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I'm having an argument regarding elevator trim. According to a book my friend showed me, trim is for constant airspeed. So, let's say we are flying level at 100 kts with 2300 RPM and it's trimmed. My buddy claims that if we reduce power (1800 rpm for example), and do not touch elevator trim and yoke, pitch will be set for 100 kts by airplane itself and we can descend at 100 kts with 1800 rpm.

However, what I think is to maintain 100 kts with reduced power, the nose of airplane should be lowered and forward trim should be readjusted by a pilot.

Can somebody give me an answer to end this argument?

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Your friend is right. Elevator trim isn't setting a pitch, it is compensating for control forces on the elevator, which vary with speed. If you are trimmed for level flight at 100 kias and reduce power the plane will initially slow. As it slows the trim will cause a nose-down moment causing the plane to pitch down. Given no input, the plane will equilibrate at whatever nose-down pitch is needed to regain the forces it was trimmed for, which means speeding back up to 100 kias.

You are correct that to maintain 100 kias with reduced power the nose should be lowered, but the trim will take care of that for you.

You might have a misconception about how trim works, based on your argument. A typical trim setup in light airplanes is essentially another control surface on the elevator:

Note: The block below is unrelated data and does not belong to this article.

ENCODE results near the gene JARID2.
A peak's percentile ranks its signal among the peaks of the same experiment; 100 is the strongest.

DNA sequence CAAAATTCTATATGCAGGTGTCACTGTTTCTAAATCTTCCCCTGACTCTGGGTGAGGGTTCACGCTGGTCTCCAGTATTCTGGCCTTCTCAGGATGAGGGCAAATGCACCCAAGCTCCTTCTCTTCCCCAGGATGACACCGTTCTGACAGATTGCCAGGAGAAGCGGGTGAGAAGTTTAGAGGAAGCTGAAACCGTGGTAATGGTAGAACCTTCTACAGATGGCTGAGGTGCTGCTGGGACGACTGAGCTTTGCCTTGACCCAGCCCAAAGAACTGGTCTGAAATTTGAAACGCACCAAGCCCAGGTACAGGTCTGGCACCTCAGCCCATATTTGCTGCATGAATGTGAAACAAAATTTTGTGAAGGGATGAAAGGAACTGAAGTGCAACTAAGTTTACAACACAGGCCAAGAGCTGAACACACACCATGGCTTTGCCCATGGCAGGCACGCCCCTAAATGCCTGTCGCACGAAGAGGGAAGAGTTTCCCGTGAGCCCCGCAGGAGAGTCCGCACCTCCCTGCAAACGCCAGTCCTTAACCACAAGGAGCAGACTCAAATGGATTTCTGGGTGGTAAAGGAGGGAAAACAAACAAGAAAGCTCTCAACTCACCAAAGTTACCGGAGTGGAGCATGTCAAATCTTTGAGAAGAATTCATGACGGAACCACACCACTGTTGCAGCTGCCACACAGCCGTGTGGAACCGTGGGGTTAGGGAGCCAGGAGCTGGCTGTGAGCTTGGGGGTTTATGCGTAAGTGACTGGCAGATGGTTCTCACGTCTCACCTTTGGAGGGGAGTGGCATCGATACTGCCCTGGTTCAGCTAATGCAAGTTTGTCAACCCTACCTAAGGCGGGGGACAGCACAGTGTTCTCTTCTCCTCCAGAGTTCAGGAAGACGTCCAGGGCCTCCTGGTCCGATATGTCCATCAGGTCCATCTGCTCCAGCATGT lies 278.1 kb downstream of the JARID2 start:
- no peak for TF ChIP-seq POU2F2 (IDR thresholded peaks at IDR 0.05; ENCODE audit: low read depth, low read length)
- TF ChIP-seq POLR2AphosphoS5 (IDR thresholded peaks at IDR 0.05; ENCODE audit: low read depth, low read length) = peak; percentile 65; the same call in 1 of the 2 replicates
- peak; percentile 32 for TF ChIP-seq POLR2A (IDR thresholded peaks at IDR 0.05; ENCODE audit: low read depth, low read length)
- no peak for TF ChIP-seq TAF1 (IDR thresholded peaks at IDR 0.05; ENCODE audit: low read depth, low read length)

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The elevator is the large control surface and that smaller control surface is the elevator trim. When you adjust the pitch trim you are adjusting this trim tab which provides a force on the elevator that counters aerodynamic forces. This is why the airplane responds in pitch to maintain constant aerodynamic forces (e.g. constant indicated airspeed) for a given trim setting.


You can test this in the airplane easily. Take your plane up to the altitude you practice maneuvers at, set 75% power (or some other number) and trim for straight and level. Add power and watch the plane climb, decrease power and watch it descent, both without touching the trim. Go back to straight and level and trimmed and accelerate without climbing -- note you are having to retrim as your speed increases. Decelerate without descending -- note you are retrimming as your speed decreases.

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    $\begingroup$ Good explanation. Two additional notes: 1: because the restoring force affects roll acceleration, the plane will oscillate around the trimmed speed and pitch in a phugoid oscillation, which might be more or less damped depending on particular aircraft type and 2: because the engine thrust is not directly on aerodynamic axis in most planes, the change in power affects the trimmed speed somewhat, how much again depends on particular type. $\endgroup$ – Jan Hudec Aug 3 '15 at 9:11

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